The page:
Section 10 amends the law on requesting the appointment of a public defender. Strikes language authorizing a person entitled by a law other than Minnesota Statutes, section 611.14 to request a court to appoint a public defender. Also strikes language authorizing an application for appointment of a public defender to a Supreme Court judge.
Section 11 amends the law addressing financial inquiries into public defender eligibility. Requires the court to actually make a determination of financial eligibility of a defendant (as opposed to an inquiry into an defendant’s financial circumstances). Requires district courts throughout the state to use the forms furnished by the state public defender related to financial eligibility. Strikes language allowing only the public defender representing the applicant to see information in the application. Provides that a court may not appoint a public defender if the defendant refuses to execute a financial statement, or refuses to provide information necessary to determine financial eligibility, or the defendant waives the appointment of a public defender. Authorizes the court to reduce the $75 co-payment for public defender representation. Prohibits a court from appointing the district public defender as stand-by counsel. Provides that if a court appoints stand-by counsel, this cost must be paid by the state court administrator. However, if appointed based on the prosecutor's request, the cost must be paid by the governmental unit conducting the prosecution. Prohibits the board of public defense from being forced to pay the cost for advisory or stand-by counsel.
Section 12 amends the law addressing the appointment of a public defender to clarify the situations in which the chief appellate public defender is appointed versus the chief district public defender.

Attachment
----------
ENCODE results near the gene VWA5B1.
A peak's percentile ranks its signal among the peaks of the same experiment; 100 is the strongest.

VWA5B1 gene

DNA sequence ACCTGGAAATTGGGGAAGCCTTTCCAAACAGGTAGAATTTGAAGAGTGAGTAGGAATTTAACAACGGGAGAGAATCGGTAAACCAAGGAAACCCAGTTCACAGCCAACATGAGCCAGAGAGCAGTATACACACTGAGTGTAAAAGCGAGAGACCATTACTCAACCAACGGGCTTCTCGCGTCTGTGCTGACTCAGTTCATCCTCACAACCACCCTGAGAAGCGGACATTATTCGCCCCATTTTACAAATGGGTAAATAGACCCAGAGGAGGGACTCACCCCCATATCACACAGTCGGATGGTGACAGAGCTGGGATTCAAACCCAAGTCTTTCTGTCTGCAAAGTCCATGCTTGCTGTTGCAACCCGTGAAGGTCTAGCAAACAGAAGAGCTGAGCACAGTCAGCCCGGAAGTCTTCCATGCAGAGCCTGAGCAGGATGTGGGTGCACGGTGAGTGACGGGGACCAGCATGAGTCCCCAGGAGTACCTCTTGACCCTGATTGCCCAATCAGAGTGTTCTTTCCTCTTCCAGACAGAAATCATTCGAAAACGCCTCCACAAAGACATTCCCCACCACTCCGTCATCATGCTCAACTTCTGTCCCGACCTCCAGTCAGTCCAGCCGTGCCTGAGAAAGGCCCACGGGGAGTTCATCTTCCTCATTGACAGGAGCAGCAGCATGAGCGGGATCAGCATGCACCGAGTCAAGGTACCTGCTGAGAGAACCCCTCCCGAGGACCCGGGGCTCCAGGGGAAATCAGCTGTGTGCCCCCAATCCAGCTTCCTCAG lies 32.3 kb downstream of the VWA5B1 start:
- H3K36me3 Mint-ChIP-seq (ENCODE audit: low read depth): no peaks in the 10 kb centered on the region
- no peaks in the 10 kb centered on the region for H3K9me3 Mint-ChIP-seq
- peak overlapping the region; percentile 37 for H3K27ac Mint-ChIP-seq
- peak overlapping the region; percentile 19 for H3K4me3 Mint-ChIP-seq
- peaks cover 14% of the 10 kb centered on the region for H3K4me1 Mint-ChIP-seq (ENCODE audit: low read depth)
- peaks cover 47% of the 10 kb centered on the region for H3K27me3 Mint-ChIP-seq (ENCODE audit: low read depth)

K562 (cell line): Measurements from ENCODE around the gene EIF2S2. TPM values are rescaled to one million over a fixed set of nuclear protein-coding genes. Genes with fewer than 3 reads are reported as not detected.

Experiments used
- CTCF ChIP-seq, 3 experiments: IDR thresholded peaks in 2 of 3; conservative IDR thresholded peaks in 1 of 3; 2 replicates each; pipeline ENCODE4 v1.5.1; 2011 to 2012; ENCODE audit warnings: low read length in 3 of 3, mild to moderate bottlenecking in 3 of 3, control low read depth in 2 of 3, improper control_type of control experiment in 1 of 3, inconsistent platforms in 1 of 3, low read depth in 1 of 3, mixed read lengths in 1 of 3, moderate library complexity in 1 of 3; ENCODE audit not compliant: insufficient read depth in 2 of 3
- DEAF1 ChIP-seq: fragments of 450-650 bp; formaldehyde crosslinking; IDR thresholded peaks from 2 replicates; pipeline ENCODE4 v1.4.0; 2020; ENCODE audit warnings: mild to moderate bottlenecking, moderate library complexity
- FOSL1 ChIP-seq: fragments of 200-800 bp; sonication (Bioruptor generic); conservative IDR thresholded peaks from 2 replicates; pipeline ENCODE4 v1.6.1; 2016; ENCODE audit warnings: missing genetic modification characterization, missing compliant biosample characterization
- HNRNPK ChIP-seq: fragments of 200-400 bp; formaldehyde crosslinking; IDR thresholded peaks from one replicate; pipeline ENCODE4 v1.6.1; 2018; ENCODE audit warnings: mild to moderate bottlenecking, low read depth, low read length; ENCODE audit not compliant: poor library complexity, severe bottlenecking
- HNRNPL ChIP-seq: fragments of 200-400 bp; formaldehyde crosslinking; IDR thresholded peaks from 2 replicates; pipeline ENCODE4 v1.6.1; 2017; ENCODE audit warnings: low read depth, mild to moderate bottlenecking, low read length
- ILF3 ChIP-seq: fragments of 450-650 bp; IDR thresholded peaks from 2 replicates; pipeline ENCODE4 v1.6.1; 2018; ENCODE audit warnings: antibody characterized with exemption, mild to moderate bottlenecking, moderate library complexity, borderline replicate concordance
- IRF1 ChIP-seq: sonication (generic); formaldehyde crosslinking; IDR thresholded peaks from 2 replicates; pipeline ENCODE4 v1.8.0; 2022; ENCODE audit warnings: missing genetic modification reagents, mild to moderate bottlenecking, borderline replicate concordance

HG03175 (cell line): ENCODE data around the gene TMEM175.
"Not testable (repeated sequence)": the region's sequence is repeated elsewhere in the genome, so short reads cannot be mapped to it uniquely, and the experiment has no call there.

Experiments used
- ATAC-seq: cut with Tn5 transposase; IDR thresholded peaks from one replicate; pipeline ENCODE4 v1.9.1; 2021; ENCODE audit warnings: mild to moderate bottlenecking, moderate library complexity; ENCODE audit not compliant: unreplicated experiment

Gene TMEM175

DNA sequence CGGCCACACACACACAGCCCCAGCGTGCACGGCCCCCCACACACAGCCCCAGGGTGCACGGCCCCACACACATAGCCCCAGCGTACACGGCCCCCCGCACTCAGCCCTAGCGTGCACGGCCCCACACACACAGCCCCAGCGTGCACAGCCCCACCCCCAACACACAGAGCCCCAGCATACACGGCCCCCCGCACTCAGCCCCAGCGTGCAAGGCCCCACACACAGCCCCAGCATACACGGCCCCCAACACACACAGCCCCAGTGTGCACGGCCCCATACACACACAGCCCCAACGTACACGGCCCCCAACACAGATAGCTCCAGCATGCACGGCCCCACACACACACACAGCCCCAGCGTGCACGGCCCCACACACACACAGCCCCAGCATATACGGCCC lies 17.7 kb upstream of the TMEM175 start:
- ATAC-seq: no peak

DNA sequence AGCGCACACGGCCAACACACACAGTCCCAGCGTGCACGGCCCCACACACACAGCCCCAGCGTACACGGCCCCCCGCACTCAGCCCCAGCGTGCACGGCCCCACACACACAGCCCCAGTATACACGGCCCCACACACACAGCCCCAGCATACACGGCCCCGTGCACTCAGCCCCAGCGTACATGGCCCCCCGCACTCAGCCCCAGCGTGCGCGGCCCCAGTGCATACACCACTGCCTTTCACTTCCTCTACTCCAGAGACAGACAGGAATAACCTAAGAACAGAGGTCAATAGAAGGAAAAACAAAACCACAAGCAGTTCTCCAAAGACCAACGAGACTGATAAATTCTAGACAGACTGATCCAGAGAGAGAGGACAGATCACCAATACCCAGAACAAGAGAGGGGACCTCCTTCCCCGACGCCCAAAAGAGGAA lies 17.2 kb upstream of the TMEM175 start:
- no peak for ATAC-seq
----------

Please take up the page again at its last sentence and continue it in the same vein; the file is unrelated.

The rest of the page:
Section 13 amends the law addressing employed defendants reimbursing the state for public defender costs. Requires a court to order reimbursement if the defendant is or becomes able to make partial payments for counsel. Strikes references to use of the guidelines being repealed in section 18. Requires courts when determining the percentage of income to be withheld to consider the income and assets of the offender based on the financial statement provided in section 11. Provides that if a defendant is financially unable to pay the reasonable costs charged by private counsel due to the cost of a private retainer fee, the court must evaluate the defendant’s ability to make partial payment or reimbursement.
Section 14 amends the law addressing representation of defendants by the chief appellate public defender. Requires the chief appellate public defender to represent defendants in misdemeanor appeals and post-conviction proceedings.
Section 15 amends the law addressing representation by the district public defender. Prohibits the district public defender from serving as stand-by counsel.
Section 16 amends the law addressing what the board of public defense may fund. Provides that the board is solely responsible to provide counsel in adult criminal and juvenile cases as specified in Minnesota Statutes, section 611.14. Prohibits courts from appointing counsel at county expense for representation under section 611.14, except in Hennepin County (Hennepin County partially funds public defender services in the county).
Section 17 amends the public defender law to provide that when the prosecutor appeals a pre-trial order to the Court of Appeals in a criminal case, reasonable attorney fees and costs may be allowed to the defendant. These are to be paid by the governmental unit responsible for the prosecution. Requires the chief judge of a judicial district, after consulting with listed parties, to establish a reimbursement rate for attorney fees and costs associated with pre-trial appeals. Caps the compensation at $5,000, except where additional money is certified by the chief judge as being necessary to provide fair compensation for services of an unusual character or duration.
Section 18 repeals a subdivision of law setting forth a public defender reimbursement schedule guideline based on a defendant’s net income and number of dependents.